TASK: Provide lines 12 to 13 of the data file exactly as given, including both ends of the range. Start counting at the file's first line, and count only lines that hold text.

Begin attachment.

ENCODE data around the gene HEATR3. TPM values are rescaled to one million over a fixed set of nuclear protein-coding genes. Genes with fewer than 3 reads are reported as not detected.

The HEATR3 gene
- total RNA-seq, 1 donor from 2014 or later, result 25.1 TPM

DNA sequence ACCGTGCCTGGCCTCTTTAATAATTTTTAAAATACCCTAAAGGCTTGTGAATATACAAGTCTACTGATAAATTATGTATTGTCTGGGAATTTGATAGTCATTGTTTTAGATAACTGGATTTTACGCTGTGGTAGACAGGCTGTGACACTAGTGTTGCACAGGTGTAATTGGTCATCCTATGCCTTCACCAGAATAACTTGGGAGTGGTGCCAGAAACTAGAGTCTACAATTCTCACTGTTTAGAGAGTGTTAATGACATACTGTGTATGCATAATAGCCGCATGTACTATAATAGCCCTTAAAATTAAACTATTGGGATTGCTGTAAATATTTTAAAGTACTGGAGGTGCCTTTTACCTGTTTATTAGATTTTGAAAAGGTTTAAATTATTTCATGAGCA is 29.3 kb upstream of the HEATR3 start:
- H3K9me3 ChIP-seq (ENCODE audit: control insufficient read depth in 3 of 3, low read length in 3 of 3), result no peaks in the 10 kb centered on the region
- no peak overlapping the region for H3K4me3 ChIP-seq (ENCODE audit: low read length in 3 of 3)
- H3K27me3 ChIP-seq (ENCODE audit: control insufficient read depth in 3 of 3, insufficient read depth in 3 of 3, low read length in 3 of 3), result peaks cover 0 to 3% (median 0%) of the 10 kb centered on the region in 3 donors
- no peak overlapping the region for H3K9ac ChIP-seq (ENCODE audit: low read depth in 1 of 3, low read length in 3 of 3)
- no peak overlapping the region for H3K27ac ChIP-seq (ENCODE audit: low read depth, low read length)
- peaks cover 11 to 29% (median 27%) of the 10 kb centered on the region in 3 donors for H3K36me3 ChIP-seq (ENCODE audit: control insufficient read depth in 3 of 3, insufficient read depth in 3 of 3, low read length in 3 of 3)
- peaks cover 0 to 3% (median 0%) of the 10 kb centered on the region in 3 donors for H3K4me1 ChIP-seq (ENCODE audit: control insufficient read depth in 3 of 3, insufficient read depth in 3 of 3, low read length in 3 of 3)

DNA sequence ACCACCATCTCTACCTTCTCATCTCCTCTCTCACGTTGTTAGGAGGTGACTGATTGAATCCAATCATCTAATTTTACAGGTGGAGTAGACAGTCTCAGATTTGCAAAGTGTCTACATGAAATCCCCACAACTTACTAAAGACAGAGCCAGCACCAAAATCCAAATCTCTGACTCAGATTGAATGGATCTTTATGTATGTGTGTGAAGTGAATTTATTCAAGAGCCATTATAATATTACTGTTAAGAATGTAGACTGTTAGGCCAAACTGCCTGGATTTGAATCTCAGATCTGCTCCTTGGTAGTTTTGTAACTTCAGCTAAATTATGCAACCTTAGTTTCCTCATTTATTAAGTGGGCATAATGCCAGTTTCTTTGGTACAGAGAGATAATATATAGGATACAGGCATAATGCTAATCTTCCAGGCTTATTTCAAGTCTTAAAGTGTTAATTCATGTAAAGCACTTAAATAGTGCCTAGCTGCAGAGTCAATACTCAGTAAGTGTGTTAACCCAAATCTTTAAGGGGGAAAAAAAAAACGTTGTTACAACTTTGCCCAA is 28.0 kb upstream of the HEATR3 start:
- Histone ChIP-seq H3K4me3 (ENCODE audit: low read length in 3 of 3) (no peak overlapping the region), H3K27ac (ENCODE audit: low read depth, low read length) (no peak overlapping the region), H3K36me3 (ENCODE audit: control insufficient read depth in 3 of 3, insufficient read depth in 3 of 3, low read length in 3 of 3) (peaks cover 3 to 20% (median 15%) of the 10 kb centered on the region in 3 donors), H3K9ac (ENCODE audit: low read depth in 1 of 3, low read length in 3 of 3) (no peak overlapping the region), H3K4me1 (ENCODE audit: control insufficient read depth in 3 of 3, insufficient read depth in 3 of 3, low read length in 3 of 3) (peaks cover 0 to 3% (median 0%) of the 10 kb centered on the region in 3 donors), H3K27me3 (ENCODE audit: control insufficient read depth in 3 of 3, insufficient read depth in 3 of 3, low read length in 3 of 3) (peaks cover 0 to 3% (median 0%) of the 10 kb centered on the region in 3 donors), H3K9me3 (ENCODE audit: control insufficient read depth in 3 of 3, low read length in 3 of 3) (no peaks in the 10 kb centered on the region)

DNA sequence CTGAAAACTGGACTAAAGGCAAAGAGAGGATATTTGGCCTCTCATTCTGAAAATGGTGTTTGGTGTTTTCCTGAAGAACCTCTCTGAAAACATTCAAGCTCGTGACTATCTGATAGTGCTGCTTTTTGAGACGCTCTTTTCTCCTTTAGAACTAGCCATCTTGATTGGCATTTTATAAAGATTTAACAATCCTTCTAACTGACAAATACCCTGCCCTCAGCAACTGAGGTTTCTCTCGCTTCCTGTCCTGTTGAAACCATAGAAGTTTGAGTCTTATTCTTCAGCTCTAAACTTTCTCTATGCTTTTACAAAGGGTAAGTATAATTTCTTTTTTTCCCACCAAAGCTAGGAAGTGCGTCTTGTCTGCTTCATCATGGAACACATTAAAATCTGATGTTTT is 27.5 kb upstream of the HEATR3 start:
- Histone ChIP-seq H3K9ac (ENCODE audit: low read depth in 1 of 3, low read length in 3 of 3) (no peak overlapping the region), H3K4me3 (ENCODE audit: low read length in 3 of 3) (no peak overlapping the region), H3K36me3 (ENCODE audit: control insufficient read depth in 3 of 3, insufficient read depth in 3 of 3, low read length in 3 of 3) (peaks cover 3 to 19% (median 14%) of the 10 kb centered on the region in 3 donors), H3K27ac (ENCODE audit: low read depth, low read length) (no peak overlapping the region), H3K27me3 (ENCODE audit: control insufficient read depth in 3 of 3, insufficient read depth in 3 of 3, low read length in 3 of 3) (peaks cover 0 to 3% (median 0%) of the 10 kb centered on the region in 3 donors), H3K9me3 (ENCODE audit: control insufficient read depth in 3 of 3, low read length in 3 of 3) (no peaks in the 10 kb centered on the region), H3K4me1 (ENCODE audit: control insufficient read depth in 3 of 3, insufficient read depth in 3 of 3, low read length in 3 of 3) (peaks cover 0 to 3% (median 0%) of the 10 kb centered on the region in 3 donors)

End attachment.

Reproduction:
DNA sequence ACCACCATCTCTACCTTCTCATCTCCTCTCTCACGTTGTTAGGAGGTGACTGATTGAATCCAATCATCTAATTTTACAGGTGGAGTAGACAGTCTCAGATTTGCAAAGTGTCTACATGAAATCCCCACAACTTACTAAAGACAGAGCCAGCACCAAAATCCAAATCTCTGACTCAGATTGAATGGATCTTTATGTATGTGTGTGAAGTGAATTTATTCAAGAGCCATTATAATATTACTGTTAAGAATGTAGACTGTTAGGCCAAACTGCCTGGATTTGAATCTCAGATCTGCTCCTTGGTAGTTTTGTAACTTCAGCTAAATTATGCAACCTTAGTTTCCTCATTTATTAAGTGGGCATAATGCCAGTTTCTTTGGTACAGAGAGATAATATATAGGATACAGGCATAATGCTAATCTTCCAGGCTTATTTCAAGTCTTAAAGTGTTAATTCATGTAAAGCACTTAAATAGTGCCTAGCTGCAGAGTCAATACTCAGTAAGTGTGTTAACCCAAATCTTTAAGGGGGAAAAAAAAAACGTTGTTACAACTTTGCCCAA is 28.0 kb upstream of the HEATR3 start:
- Histone ChIP-seq H3K4me3 (ENCODE audit: low read length in 3 of 3) (no peak overlapping the region), H3K27ac (ENCODE audit: low read depth, low read length) (no peak overlapping the region), H3K36me3 (ENCODE audit: control insufficient read depth in 3 of 3, insufficient read depth in 3 of 3, low read length in 3 of 3) (peaks cover 3 to 20% (median 15%) of the 10 kb centered on the region in 3 donors), H3K9ac (ENCODE audit: low read depth in 1 of 3, low read length in 3 of 3) (no peak overlapping the region), H3K4me1 (ENCODE audit: control insufficient read depth in 3 of 3, insufficient read depth in 3 of 3, low read length in 3 of 3) (peaks cover 0 to 3% (median 0%) of the 10 kb centered on the region in 3 donors), H3K27me3 (ENCODE audit: control insufficient read depth in 3 of 3, insufficient read depth in 3 of 3, low read length in 3 of 3) (peaks cover 0 to 3% (median 0%) of the 10 kb centered on the region in 3 donors), H3K9me3 (ENCODE audit: control insufficient read depth in 3 of 3, low read length in 3 of 3) (no peaks in the 10 kb centered on the region)